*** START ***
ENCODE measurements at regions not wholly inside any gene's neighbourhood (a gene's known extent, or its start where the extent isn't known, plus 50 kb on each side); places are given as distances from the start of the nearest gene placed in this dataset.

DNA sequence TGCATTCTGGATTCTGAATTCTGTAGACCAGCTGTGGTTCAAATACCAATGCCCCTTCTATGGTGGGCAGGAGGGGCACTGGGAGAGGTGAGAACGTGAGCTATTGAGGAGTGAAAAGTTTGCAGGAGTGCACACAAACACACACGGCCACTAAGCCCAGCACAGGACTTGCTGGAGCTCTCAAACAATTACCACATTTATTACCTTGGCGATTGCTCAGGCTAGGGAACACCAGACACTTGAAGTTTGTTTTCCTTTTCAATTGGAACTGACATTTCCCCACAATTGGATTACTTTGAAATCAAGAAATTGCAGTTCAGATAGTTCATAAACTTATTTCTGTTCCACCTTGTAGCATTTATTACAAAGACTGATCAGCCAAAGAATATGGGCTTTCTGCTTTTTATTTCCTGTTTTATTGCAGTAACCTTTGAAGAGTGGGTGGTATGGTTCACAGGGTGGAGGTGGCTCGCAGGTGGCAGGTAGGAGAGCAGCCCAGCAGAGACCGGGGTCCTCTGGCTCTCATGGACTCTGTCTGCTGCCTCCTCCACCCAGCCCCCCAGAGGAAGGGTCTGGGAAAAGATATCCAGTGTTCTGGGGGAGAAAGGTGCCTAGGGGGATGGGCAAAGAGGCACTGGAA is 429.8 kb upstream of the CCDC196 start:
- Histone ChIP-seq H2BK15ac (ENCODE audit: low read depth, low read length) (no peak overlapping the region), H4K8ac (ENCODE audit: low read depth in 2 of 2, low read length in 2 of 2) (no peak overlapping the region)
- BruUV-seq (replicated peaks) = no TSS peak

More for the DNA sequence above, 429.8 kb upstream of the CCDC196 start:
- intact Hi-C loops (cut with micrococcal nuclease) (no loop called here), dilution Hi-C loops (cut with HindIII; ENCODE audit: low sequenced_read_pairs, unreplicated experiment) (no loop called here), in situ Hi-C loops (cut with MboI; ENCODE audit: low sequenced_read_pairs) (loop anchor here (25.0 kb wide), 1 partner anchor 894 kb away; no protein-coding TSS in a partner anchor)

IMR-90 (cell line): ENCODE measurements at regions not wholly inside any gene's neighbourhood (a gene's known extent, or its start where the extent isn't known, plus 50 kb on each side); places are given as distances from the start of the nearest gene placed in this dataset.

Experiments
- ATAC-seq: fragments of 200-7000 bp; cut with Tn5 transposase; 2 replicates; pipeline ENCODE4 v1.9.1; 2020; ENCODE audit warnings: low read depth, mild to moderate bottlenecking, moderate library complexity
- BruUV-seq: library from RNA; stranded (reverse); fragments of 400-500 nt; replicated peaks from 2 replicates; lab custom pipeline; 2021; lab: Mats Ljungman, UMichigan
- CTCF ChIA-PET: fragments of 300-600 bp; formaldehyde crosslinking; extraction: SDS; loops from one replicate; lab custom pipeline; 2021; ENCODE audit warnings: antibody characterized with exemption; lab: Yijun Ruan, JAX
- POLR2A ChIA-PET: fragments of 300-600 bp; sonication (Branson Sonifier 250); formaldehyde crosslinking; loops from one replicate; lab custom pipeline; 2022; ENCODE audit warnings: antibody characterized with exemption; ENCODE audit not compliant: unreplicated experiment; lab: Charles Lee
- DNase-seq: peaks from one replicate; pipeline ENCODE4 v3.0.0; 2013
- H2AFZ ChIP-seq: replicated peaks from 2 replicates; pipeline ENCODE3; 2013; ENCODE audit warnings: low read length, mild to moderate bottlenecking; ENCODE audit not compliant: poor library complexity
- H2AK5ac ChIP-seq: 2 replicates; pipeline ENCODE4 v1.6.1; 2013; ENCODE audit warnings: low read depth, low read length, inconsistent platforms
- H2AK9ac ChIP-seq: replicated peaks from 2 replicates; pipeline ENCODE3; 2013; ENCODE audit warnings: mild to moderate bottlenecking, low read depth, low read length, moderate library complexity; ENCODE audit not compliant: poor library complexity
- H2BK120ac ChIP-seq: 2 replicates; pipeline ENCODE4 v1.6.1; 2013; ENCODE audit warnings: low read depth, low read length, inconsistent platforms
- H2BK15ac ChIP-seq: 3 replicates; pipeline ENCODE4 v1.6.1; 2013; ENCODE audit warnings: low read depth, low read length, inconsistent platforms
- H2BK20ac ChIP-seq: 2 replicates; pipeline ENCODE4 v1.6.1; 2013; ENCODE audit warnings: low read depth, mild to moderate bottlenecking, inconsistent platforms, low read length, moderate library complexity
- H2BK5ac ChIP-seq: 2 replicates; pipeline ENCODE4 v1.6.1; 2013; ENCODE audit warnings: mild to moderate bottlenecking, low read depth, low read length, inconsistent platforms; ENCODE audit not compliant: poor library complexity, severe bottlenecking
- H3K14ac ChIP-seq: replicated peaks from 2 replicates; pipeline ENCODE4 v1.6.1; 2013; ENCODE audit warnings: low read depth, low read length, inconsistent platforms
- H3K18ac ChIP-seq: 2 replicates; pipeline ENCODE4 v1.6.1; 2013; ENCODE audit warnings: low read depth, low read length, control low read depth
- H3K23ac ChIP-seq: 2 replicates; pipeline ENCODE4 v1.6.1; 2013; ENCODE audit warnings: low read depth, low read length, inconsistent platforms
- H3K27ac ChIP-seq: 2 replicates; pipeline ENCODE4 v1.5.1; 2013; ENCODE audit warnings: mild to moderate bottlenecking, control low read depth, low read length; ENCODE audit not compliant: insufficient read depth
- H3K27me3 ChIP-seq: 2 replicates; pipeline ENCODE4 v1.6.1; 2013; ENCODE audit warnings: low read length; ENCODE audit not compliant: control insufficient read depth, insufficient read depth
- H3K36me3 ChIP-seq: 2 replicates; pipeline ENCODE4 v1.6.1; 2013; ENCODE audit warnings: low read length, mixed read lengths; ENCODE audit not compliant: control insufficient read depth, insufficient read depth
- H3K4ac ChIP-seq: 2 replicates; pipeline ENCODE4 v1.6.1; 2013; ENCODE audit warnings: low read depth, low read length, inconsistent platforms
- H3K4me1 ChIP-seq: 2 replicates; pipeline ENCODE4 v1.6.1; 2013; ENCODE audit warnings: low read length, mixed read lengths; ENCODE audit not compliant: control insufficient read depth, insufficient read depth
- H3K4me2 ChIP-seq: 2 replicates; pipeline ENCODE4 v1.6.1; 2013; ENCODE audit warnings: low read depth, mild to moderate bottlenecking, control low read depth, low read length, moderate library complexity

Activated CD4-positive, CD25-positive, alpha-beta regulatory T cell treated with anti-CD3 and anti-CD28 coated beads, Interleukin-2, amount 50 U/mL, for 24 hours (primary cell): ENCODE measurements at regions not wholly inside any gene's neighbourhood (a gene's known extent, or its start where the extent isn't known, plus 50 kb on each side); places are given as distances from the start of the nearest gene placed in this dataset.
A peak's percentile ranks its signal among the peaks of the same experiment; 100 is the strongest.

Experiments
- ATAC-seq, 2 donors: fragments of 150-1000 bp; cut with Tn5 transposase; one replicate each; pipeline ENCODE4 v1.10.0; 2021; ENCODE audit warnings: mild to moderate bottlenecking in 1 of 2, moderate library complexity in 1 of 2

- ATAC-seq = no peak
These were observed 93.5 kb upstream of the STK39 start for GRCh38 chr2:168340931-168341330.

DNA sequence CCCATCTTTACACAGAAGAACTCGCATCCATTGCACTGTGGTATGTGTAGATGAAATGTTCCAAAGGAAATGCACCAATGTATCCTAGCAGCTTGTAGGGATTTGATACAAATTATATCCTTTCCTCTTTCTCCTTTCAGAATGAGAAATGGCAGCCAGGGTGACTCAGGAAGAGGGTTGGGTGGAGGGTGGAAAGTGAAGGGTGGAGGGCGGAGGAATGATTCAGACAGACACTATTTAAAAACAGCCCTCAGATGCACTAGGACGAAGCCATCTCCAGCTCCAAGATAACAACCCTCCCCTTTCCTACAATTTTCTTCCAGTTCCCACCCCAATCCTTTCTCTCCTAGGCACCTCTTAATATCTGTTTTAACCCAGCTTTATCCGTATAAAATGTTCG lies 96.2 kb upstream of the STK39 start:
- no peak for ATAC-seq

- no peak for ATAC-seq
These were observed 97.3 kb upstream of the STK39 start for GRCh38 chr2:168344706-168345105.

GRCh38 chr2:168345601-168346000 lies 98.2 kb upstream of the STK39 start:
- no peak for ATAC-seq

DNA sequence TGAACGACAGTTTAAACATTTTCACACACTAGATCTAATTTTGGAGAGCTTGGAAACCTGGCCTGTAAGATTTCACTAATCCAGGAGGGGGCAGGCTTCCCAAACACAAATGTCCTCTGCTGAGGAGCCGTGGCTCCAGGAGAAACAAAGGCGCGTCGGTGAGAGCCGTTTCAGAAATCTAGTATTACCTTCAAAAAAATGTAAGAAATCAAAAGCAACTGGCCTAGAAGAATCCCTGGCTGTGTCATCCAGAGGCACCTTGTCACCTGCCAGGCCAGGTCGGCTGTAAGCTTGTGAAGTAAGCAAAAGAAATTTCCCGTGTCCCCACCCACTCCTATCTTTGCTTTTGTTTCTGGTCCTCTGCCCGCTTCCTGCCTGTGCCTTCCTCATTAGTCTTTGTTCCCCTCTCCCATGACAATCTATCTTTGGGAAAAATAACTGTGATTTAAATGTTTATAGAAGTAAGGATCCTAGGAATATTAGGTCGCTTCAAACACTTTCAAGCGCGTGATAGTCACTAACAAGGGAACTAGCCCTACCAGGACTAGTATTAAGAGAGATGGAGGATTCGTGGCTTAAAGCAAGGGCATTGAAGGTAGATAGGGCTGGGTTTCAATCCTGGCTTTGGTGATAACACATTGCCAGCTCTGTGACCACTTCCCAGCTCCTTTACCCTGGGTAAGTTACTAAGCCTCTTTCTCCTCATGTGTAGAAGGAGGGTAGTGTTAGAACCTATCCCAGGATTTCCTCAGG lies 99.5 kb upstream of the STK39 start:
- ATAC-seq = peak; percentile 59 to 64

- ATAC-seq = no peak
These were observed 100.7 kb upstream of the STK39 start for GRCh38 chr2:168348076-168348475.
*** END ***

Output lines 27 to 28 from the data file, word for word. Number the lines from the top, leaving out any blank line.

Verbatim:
- H3K4ac ChIP-seq: 2 replicates; pipeline ENCODE4 v1.6.1; 2013; ENCODE audit warnings: low read depth, low read length, inconsistent platforms
- H3K4me1 ChIP-seq: 2 replicates; pipeline ENCODE4 v1.6.1; 2013; ENCODE audit warnings: low read length, mixed read lengths; ENCODE audit not compliant: control insufficient read depth, insufficient read depth